It's interesting to look at the way Flamenco musicians count some rhythms. They accent certain notes, so you have 1, 2, 3, 4, 5, 6, 7, 8, 9, 10, 11,12. A classically trained person would ask why they don't just shift the numbers around, but a Flamenco player would say that it would give a different rhythm.

Last edited by johnstaf; 12/11/19 07:27 AM.
Re: (OT) The Voice... shock
Jytte #2921813 12/11/19 08:28 AM
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Really helps to write it down if you want to publish or at least record it if you want to own copyright to your work.

Re: (OT) The Voice... shock
wszxbcl #2921828 12/11/19 09:18 AM
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Originally Posted by wszxbcl
Really helps to write it down if you want to publish or at least record it if you want to own copyright to your work.

Pop and Rock is officially copyrighted via lead sheets. So all you need to know are the melody line and the chords.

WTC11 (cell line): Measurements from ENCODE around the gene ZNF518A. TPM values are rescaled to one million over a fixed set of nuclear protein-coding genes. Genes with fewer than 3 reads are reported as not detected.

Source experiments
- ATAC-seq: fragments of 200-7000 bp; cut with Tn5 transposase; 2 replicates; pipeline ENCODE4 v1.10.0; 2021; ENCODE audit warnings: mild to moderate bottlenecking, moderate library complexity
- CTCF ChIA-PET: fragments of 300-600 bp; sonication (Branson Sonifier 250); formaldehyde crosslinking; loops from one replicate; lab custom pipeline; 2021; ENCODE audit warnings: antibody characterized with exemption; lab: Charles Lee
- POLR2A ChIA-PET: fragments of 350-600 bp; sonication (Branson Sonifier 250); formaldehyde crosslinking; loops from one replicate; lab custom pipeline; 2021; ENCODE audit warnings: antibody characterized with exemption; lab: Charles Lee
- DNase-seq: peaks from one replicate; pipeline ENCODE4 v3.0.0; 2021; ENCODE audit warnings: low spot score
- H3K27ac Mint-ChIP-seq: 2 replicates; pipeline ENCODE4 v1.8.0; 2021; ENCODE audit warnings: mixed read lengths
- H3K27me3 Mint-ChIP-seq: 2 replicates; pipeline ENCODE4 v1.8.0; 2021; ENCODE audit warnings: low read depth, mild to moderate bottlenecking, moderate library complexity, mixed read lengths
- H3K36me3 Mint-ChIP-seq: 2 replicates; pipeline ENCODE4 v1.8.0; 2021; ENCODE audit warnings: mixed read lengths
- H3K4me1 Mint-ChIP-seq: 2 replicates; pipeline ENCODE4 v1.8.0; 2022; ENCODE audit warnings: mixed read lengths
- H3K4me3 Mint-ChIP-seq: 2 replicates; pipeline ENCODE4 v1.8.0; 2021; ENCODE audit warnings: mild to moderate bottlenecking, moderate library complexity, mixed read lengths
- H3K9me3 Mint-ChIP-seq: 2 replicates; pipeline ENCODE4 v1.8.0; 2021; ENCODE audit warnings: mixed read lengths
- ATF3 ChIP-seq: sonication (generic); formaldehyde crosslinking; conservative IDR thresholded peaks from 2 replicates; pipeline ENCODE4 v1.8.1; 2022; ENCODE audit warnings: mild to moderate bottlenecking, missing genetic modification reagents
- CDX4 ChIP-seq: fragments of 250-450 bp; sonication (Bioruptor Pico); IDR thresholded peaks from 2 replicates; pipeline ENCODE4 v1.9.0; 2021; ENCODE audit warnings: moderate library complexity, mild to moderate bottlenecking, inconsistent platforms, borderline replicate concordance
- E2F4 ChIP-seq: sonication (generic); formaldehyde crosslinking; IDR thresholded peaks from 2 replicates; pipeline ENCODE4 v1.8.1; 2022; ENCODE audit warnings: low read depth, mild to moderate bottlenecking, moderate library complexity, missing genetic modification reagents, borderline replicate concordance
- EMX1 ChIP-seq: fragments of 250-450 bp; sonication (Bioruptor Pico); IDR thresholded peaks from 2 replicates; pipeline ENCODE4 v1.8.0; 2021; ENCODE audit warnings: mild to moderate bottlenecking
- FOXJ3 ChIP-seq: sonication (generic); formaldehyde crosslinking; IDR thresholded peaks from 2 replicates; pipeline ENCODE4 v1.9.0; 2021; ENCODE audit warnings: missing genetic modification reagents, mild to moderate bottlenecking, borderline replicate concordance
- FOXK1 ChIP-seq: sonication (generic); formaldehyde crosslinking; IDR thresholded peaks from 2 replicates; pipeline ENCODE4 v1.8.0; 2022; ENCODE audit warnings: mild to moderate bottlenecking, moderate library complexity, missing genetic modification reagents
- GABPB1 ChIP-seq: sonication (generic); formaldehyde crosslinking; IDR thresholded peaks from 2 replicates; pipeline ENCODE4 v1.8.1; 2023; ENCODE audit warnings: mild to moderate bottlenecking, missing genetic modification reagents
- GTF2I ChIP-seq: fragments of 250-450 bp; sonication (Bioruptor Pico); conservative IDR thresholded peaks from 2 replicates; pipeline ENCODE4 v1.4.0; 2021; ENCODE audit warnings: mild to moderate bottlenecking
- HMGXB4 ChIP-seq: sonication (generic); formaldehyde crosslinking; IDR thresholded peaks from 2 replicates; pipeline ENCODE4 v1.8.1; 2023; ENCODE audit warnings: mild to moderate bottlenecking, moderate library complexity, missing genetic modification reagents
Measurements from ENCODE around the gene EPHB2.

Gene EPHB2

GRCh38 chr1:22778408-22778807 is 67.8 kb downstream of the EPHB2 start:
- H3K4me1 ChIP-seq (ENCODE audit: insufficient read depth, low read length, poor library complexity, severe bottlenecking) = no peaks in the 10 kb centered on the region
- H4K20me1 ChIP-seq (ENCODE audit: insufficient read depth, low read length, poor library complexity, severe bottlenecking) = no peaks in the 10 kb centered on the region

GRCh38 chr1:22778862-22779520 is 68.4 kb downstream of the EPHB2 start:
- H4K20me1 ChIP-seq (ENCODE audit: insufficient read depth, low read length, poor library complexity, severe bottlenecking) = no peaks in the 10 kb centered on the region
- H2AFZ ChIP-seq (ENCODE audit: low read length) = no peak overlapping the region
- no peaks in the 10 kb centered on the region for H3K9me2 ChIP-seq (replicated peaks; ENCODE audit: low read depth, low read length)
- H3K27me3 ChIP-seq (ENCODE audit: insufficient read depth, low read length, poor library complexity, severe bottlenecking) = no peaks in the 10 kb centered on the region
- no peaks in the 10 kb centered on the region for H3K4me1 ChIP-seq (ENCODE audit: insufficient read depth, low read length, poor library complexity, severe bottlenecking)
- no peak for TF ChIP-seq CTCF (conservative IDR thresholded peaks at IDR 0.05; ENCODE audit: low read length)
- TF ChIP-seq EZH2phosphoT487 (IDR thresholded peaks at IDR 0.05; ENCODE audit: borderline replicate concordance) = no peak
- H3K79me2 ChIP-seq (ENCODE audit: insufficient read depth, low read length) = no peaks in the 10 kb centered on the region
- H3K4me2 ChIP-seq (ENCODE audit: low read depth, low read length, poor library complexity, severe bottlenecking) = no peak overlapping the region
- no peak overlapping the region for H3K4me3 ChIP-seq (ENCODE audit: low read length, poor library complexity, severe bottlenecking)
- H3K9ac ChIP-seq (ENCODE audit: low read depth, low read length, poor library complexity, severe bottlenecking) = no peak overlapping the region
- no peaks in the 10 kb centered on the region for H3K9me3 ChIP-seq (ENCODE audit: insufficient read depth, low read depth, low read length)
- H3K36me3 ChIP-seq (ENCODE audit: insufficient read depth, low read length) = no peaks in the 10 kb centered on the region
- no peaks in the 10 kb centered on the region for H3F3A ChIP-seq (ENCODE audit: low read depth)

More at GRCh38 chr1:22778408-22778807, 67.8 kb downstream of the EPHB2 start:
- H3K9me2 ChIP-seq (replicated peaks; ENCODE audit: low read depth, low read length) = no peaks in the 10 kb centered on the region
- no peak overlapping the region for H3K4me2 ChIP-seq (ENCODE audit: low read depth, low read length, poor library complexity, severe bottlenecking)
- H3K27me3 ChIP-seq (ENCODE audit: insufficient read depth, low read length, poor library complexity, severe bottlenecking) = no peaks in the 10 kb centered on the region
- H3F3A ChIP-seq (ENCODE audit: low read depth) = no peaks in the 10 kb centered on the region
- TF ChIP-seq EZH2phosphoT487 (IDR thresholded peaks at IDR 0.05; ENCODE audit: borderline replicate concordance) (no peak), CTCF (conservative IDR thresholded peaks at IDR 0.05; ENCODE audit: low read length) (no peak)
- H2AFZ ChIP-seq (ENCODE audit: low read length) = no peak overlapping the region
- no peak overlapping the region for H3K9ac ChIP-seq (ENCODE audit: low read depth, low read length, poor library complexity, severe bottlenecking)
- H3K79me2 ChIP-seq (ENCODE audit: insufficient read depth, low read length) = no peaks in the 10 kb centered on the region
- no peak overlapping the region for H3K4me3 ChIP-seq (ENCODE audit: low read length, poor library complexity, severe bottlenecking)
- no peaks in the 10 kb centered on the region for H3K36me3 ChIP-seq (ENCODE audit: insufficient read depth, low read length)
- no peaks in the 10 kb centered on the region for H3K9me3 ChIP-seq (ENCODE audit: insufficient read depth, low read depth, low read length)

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across the stone, deathless piano performances

"Discipline is more reliable than motivation." -by a contributor on Reddit r/piano
"Success is 10% inspiration, and 90% perspiration." -by some other wise person
"Pianoteq manages to keep it all together yet simultaneously also go in all directions; like a quantum particle entangled with an unknown and spooky parallel universe simply waiting to be discovered." -by Pete14
Re: (OT) The Voice... shock
Jytte #2922098 12/11/19 10:33 PM
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Fiddlin' Bill was a master of his craft. He could play "Boil the Cabbage", "Leather Britches", and even "Katy Hill!"

When asked about reading music, though, he said

he tried one time
to read an ol' line;
never did try it again.
Just couldn't comprehend! shocked

Fiddlin' Bill

laugh

Last edited by Ralphiano; 12/11/19 10:34 PM.

Ralph